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1. Effect of TT on basal and TRH-induced GH secretion in young (a) and adult chickens (b). Chickens received infusions (solid bars) of vehicle (O), T, at 3 wg/kg/min (V), T, at 1 pg/kg/min (Q), T, at 0.3 pg/kg/min (Cl), or T, 0.1 pg/kg/min (A). The arrows indicate time of TRH challenge (10 p&kg). Vertical bars indicate SEM (N = 6). FIG.

was no GRF-induced GH release). In young chicks, the infusion of T,, at a dosage of 1 or 3 pg/kg/min, reduced the GH secretory response to GRF (batch 1, P < 0.001; batch 2, P < 0.01). Lower doses were without effect on the response to GRF (Figs. 2 and 4). Similarly, in adult chickens the increment in GH concentration induced by GRF was decreased (P < 0.01) by the infusion of T, at doses of 1 and 3 &kg/min but not by lower doses (Figs. 2 and 4). In young chicks, the second batch of GRF evoked a larger (P < 0.05) increase in plasma concentrations of GH than did the first batch (Fig. 2). A similar trend was observed in adults; This batch difference in activity/potency presumably reflects differences in hydration and/or salt content in the two preparations. Figure 4 compares the

GH responses to GRF in the presence of varying doses of T3 in young and adult chickens. The data from the two batches of GRF are either combined as the absolute increase in plasma concentration of GM (AGHGRF in nglml) or were expressed as a percentage relative to the increase in plasma concentration of GH induced by GRF (in the absence of T,) (% AGHGRF). Infusion of T, (at either 1 or 3 l&kg&&) doses reduced the absolute GH response (AGHGRF in ngCml)to similar but low levels at the two ages (Fig. 4). However, the GH secretory response to GRF in young chicks appears to be more sensitive to Tj inhibition than that in adults (young EI& 0.49 bg T&g/min; adult ED,,, 1.89 ng ,T,J kg/min). The relative GH secretory responses (% AGHGRF) were decreased (P

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g0r(a) -Young

(b) GRF GRF

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Time (minutes) 2. Effect of TS on basal or GRF-induced GH release in young (a, c) or adult chickens (b, d). Chickens received infusions (solid bars) of vehicle (O), T3 at 3 pg/kg!min (V), T, at 1 p.g/kg/min (O), or T3 at 0.3 pg/kg/min (0). The arows indicate time of GRF challenge with lot A (a, b) or lot B (c, d) of GRF (10 pg/kg). Vertical bars indicate SEM (N = 6). FIG.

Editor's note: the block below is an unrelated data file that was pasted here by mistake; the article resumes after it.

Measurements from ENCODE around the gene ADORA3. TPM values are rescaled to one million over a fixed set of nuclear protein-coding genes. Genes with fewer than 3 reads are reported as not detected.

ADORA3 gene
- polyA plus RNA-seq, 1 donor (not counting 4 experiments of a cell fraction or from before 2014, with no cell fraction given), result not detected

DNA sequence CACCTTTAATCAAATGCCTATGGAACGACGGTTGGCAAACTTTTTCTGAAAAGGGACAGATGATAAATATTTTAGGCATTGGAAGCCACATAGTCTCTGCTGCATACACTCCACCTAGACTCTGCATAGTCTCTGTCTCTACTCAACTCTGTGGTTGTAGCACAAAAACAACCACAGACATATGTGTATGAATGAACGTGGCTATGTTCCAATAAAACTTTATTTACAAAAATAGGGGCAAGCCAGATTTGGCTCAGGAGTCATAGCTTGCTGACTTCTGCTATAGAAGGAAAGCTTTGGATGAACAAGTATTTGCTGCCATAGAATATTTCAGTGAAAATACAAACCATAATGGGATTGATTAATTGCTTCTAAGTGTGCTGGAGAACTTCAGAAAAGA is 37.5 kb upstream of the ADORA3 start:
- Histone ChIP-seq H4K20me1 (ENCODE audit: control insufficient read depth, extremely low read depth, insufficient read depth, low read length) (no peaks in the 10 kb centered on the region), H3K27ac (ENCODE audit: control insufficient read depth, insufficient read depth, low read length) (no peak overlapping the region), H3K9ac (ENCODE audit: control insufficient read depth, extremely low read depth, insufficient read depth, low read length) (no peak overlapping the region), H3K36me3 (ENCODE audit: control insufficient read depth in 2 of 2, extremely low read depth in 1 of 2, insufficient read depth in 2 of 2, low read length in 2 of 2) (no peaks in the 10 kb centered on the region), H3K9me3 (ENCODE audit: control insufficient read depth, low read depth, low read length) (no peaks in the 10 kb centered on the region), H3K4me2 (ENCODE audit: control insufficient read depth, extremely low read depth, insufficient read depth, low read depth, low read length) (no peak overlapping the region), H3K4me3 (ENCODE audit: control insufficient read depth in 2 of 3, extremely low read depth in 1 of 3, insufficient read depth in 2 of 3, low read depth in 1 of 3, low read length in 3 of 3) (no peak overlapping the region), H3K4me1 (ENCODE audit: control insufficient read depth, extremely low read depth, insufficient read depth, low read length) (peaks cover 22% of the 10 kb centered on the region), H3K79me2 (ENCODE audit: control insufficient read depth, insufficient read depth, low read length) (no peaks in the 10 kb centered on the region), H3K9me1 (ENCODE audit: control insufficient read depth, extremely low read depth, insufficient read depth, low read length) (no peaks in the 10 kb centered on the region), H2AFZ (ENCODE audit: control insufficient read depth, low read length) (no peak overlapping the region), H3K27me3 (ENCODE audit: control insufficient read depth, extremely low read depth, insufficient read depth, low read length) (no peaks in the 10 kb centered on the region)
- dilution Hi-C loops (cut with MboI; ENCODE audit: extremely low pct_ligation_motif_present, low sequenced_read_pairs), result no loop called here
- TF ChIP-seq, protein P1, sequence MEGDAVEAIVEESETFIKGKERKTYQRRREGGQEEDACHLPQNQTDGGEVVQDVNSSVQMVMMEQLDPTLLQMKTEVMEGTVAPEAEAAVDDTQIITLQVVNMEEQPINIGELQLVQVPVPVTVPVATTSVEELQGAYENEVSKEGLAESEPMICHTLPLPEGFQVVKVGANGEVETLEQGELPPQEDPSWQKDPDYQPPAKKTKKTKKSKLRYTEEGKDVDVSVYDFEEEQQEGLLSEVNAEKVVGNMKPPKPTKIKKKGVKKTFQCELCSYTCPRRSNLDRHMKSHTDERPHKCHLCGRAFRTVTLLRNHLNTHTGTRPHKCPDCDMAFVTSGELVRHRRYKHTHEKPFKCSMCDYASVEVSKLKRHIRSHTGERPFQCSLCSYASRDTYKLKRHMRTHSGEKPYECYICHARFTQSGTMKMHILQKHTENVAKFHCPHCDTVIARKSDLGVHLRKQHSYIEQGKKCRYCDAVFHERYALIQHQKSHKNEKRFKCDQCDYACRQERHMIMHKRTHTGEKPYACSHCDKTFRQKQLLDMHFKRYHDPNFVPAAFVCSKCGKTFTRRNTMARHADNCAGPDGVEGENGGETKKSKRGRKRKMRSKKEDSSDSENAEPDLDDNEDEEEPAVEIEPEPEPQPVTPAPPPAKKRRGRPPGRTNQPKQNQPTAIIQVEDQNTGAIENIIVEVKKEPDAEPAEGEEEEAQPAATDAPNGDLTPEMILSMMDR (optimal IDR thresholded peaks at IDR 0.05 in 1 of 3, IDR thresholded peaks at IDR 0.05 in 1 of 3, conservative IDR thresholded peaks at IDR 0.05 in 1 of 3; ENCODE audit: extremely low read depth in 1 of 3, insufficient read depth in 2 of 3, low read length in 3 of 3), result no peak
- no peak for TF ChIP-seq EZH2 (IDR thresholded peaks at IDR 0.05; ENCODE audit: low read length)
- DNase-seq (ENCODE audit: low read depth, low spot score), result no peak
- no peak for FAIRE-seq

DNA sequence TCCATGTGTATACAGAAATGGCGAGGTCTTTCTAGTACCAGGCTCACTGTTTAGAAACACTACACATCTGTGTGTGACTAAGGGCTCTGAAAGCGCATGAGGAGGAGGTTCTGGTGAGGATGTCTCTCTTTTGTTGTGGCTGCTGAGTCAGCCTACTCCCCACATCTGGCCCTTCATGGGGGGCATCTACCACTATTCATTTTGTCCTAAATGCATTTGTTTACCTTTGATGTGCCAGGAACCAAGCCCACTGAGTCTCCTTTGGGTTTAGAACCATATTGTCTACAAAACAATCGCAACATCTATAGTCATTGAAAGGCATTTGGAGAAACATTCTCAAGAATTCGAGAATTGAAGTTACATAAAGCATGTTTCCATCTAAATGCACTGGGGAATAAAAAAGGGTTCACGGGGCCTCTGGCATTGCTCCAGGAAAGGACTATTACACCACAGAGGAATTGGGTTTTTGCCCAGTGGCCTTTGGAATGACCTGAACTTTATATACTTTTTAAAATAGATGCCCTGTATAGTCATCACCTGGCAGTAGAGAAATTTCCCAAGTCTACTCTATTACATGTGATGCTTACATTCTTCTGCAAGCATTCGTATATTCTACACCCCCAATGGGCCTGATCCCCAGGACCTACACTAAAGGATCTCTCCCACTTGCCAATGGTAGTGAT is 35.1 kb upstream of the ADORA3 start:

< 0.05) by the infusion of 0.3, 1, or 3 pg T,/kg/min in either young or adult chickens. The inhibitory effect of 1 or 3 Fg T,/kg/min was greater than the 0.3 pg/kg/min dose in young, but not adult chicks. DISCUSSION

In the present study with anesthetized chickens, T, had little effect on basal concentrations of GH in either young or adult birds. This is in contrast to the situation in

conscious chicks where a bolus injection of T3 reduces plasma concentrations of GH (Harvey, 1983). This may reflect the presumed lack of endogenous TRH and/or GRF in the anesthetized chicken. This is the first report that GRFstimulated GH release ia viva can be inhibited by T,; this acute effect of T, being observed in both young and adult chickens (Figs. 2 and 4). Previous work might have suggested that T, would inhibit GRFstimulated GH release. Chronic hypothy-

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T3 @g/kg/mid FIG. 3. Dose-response inhibition of TRH-induced GH release of T, infused into young (x) (0) chickens. The increase in plasma concentrations of TRH-stimulated GH (AGH), 5 min TRH (10 p,g/kg) is the index of GH release. The increase in plasma concentrations of percentage of that in the absence of T, (0 dose) (top), the increase in plasma concentrations rig/ml (bottom). Vertical bars indicate SEM (N = 6).

roidism (in sex-linked dwarf chickens which are T, deficient) has been found to increase the secretory response to GRF (young chicks: Huybrechts et al., 1987; adults: Harvey et al., 1984). However, sexlinked dwarf chickens have other endocrine abnormalities, including reduced plasma concentrations of immunoreactive somatomedin C (Huybrechts et al., 1985) or somatomedin bioactivity (Hoshino et al., 1982) and reduced somatomedin C feedback could account for the increased response to GRF in dwarf chickens. Alternatively, even if a nonspecific strain difference is precluded and hypothyroidism is

and adult following GH as a of GH in